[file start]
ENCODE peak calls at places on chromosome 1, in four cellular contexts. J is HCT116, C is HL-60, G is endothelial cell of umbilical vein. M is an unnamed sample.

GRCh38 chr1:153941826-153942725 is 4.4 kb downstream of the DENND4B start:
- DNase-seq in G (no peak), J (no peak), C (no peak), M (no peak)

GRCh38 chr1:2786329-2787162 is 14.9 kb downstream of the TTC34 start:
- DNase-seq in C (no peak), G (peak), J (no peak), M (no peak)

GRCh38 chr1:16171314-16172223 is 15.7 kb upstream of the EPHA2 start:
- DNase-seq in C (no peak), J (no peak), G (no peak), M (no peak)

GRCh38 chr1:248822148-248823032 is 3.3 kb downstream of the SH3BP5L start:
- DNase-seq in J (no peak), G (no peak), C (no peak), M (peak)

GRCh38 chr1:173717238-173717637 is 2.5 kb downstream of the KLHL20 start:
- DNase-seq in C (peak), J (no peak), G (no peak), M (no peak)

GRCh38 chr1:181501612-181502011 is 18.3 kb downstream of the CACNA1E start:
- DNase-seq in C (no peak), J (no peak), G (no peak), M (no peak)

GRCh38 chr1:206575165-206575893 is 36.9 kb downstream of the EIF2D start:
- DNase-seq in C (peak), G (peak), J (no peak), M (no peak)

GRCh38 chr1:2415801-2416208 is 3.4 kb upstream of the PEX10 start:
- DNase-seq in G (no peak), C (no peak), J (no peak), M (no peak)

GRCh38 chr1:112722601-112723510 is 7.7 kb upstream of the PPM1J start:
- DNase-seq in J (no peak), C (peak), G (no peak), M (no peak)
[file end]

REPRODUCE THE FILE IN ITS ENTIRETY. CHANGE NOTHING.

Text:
ENCODE peak calls at places on chromosome 1, in four cellular contexts. J is HCT116, C is HL-60, G is endothelial cell of umbilical vein. M is an unnamed sample.

GRCh38 chr1:153941826-153942725 is 4.4 kb downstream of the DENND4B start:
- DNase-seq in G (no peak), J (no peak), C (no peak), M (no peak)

GRCh38 chr1:2786329-2787162 is 14.9 kb downstream of the TTC34 start:
- DNase-seq in C (no peak), G (peak), J (no peak), M (no peak)

GRCh38 chr1:16171314-16172223 is 15.7 kb upstream of the EPHA2 start:
- DNase-seq in C (no peak), J (no peak), G (no peak), M (no peak)

GRCh38 chr1:248822148-248823032 is 3.3 kb downstream of the SH3BP5L start:
- DNase-seq in J (no peak), G (no peak), C (no peak), M (peak)

GRCh38 chr1:173717238-173717637 is 2.5 kb downstream of the KLHL20 start:
- DNase-seq in C (peak), J (no peak), G (no peak), M (no peak)

GRCh38 chr1:181501612-181502011 is 18.3 kb downstream of the CACNA1E start:
- DNase-seq in C (no peak), J (no peak), G (no peak), M (no peak)

GRCh38 chr1:206575165-206575893 is 36.9 kb downstream of the EIF2D start:
- DNase-seq in C (peak), G (peak), J (no peak), M (no peak)

GRCh38 chr1:2415801-2416208 is 3.4 kb upstream of the PEX10 start:
- DNase-seq in G (no peak), C (no peak), J (no peak), M (no peak)

GRCh38 chr1:112722601-112723510 is 7.7 kb upstream of the PPM1J start:
- DNase-seq in J (no peak), C (peak), G (no peak), M (no peak)